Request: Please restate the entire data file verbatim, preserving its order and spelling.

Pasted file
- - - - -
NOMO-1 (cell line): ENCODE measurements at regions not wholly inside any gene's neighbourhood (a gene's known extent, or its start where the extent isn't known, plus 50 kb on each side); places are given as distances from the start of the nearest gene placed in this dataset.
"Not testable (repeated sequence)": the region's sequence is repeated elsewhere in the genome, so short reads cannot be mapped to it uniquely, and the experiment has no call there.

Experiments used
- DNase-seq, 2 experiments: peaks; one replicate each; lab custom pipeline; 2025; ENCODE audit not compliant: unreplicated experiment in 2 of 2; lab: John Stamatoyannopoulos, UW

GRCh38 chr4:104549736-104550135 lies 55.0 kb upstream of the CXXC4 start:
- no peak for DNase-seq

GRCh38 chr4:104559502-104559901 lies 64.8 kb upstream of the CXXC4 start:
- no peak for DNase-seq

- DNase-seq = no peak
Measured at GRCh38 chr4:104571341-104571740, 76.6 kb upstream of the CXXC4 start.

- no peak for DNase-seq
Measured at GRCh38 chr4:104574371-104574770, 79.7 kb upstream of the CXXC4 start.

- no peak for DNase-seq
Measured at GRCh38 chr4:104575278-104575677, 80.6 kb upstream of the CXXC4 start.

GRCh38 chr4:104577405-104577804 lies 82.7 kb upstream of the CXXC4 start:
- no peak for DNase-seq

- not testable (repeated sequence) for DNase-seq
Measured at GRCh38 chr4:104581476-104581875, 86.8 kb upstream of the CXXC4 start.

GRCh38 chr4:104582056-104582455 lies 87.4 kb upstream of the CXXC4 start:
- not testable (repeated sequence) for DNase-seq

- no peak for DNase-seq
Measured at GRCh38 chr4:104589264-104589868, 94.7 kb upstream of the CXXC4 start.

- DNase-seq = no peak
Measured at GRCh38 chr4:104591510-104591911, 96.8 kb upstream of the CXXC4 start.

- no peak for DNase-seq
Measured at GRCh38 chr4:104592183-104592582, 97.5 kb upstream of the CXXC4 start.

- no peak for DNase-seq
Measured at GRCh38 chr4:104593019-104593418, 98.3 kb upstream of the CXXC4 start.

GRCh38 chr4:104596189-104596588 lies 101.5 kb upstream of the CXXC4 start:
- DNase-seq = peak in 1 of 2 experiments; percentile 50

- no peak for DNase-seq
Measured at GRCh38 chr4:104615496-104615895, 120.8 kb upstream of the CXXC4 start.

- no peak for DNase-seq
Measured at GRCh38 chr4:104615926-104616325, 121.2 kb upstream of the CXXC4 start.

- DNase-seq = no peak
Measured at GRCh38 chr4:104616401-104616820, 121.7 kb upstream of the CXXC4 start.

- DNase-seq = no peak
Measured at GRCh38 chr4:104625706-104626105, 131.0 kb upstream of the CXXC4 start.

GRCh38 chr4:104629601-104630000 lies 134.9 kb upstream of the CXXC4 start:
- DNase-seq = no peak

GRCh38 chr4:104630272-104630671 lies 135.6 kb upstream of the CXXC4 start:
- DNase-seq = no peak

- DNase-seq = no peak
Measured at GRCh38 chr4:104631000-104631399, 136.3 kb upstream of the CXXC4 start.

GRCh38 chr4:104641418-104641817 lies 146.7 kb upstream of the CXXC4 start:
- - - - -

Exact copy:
NOMO-1 (cell line): ENCODE measurements at regions not wholly inside any gene's neighbourhood (a gene's known extent, or its start where the extent isn't known, plus 50 kb on each side); places are given as distances from the start of the nearest gene placed in this dataset.
"Not testable (repeated sequence)": the region's sequence is repeated elsewhere in the genome, so short reads cannot be mapped to it uniquely, and the experiment has no call there.

Experiments used
- DNase-seq, 2 experiments: peaks; one replicate each; lab custom pipeline; 2025; ENCODE audit not compliant: unreplicated experiment in 2 of 2; lab: John Stamatoyannopoulos, UW

GRCh38 chr4:104549736-104550135 lies 55.0 kb upstream of the CXXC4 start:
- no peak for DNase-seq

GRCh38 chr4:104559502-104559901 lies 64.8 kb upstream of the CXXC4 start:
- no peak for DNase-seq

- DNase-seq = no peak
Measured at GRCh38 chr4:104571341-104571740, 76.6 kb upstream of the CXXC4 start.

- no peak for DNase-seq
Measured at GRCh38 chr4:104574371-104574770, 79.7 kb upstream of the CXXC4 start.

- no peak for DNase-seq
Measured at GRCh38 chr4:104575278-104575677, 80.6 kb upstream of the CXXC4 start.

GRCh38 chr4:104577405-104577804 lies 82.7 kb upstream of the CXXC4 start:
- no peak for DNase-seq

- not testable (repeated sequence) for DNase-seq
Measured at GRCh38 chr4:104581476-104581875, 86.8 kb upstream of the CXXC4 start.

GRCh38 chr4:104582056-104582455 lies 87.4 kb upstream of the CXXC4 start:
- not testable (repeated sequence) for DNase-seq

- no peak for DNase-seq
Measured at GRCh38 chr4:104589264-104589868, 94.7 kb upstream of the CXXC4 start.

- DNase-seq = no peak
Measured at GRCh38 chr4:104591510-104591911, 96.8 kb upstream of the CXXC4 start.

- no peak for DNase-seq
Measured at GRCh38 chr4:104592183-104592582, 97.5 kb upstream of the CXXC4 start.

- no peak for DNase-seq
Measured at GRCh38 chr4:104593019-104593418, 98.3 kb upstream of the CXXC4 start.

GRCh38 chr4:104596189-104596588 lies 101.5 kb upstream of the CXXC4 start:
- DNase-seq = peak in 1 of 2 experiments; percentile 50

- no peak for DNase-seq
Measured at GRCh38 chr4:104615496-104615895, 120.8 kb upstream of the CXXC4 start.

- no peak for DNase-seq
Measured at GRCh38 chr4:104615926-104616325, 121.2 kb upstream of the CXXC4 start.

- DNase-seq = no peak
Measured at GRCh38 chr4:104616401-104616820, 121.7 kb upstream of the CXXC4 start.

- DNase-seq = no peak
Measured at GRCh38 chr4:104625706-104626105, 131.0 kb upstream of the CXXC4 start.

GRCh38 chr4:104629601-104630000 lies 134.9 kb upstream of the CXXC4 start:
- DNase-seq = no peak

GRCh38 chr4:104630272-104630671 lies 135.6 kb upstream of the CXXC4 start:
- DNase-seq = no peak

- DNase-seq = no peak
Measured at GRCh38 chr4:104631000-104631399, 136.3 kb upstream of the CXXC4 start.

GRCh38 chr4:104641418-104641817 lies 146.7 kb upstream of the CXXC4 start: